The federal budget deficit for 2019 is estimated at $984 billion, a hefty 4.7 percent of gross domestic product (GDP) and the highest since 2012, the Congressional Budget Office (CBO) said on Monday.
The difference between federal spending and revenue has only ever exceeded $1 trillion four times, in the period immediately following the global financial crisis.
The deficit, which has grown every year since 2015, is $205 billion higher than it was in 2018, a jump of 26 percent.
The CBO has warned that the nation’s debt is on an unsustainable path. Higher levels of debt increase borrowing costs, make it harder for the government to battle economic downturns and increase the share of future spending devoted to paying off interest costs.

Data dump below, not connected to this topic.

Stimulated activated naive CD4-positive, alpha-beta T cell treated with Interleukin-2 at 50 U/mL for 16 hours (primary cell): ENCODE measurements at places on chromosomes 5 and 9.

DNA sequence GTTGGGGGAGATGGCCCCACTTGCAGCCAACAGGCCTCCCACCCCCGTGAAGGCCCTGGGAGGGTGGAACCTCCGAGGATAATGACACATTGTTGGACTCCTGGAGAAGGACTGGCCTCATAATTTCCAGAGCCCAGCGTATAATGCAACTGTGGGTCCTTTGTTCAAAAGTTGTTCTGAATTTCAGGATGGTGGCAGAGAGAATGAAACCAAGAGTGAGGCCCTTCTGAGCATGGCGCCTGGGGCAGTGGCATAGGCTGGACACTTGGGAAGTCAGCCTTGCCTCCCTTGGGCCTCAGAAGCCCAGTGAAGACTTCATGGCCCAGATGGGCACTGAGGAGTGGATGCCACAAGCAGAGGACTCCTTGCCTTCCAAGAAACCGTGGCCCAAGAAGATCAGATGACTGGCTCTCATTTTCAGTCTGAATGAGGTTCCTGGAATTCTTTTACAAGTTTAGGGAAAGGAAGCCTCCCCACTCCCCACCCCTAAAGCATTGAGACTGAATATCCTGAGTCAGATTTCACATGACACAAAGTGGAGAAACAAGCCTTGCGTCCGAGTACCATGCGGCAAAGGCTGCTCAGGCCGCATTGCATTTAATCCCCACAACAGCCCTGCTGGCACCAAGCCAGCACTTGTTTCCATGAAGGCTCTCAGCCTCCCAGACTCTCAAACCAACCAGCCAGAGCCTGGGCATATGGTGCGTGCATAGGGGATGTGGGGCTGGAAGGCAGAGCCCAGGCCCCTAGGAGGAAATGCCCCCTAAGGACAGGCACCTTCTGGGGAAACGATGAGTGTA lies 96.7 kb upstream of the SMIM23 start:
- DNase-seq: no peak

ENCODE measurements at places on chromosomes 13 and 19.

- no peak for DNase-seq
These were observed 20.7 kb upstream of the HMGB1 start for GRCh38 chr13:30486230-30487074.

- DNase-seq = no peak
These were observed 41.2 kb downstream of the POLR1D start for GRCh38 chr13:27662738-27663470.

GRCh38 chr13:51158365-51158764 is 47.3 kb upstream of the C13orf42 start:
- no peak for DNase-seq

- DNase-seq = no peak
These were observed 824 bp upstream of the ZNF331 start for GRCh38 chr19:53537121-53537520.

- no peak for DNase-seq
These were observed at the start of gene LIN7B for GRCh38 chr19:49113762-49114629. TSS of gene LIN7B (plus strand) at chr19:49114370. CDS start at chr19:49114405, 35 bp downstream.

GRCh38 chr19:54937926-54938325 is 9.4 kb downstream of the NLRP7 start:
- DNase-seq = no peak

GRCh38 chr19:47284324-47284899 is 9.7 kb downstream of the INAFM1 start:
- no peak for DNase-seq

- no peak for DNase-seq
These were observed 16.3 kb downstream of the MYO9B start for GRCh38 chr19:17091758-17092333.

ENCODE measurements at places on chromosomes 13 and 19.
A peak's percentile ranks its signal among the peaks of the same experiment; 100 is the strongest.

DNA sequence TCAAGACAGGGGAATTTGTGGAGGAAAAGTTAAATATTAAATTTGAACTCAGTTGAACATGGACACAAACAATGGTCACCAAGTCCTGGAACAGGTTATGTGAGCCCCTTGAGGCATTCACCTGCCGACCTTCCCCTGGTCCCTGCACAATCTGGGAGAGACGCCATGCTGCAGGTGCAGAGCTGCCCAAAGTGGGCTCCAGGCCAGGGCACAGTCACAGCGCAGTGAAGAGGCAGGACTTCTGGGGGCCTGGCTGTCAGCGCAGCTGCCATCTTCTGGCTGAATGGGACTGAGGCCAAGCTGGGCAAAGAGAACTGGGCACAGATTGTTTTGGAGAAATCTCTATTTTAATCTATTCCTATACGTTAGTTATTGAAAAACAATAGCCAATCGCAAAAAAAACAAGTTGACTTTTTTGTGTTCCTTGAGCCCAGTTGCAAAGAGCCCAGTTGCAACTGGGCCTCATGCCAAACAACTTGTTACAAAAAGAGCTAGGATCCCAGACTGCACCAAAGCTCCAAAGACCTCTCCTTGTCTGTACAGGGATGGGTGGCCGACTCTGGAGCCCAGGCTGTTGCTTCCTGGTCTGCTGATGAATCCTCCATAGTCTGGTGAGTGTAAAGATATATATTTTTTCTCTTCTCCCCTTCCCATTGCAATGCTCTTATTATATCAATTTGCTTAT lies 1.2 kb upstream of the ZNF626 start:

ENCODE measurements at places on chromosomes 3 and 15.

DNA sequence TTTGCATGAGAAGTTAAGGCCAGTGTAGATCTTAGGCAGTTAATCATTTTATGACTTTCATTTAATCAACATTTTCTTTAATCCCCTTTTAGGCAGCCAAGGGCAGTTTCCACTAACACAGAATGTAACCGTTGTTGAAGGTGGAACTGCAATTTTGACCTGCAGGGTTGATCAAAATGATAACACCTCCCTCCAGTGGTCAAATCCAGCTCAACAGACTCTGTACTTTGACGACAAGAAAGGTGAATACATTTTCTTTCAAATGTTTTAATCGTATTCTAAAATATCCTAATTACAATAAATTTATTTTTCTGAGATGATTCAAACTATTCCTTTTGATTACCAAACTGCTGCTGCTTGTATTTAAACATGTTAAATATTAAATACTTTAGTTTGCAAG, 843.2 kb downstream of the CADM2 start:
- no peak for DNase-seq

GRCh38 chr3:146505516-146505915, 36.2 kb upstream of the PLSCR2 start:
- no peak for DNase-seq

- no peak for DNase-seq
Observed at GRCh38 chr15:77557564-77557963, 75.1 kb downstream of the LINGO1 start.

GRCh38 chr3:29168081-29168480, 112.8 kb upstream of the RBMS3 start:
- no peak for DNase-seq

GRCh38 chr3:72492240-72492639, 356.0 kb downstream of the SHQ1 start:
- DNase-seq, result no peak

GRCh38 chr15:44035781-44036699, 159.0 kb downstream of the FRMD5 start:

Since President Trump took office, the GOP has passed a massive tax cut package that reduced revenue, while Democrats and Republicans have agreed to increase spending year after year.
Budget watchers note that the main drivers of the deficit, however, come from automatic spending programs such as Social Security, Medicare and Medicaid.
“Democrats and Republicans must be held responsible for the outrageous deficit reported today by the CBO,” said Jason Pye, vice president of legislative affairs at the conservative advocacy group FreedomWorks.
“This unsustainable situation is only going to get worse,” he added.
The final Treasury Department figures for the fiscal year, which ended on Sept. 30, will be published later this month and could include worse news.
Previous Treasury estimates projected the deficit for the year surpassing $1 trillion.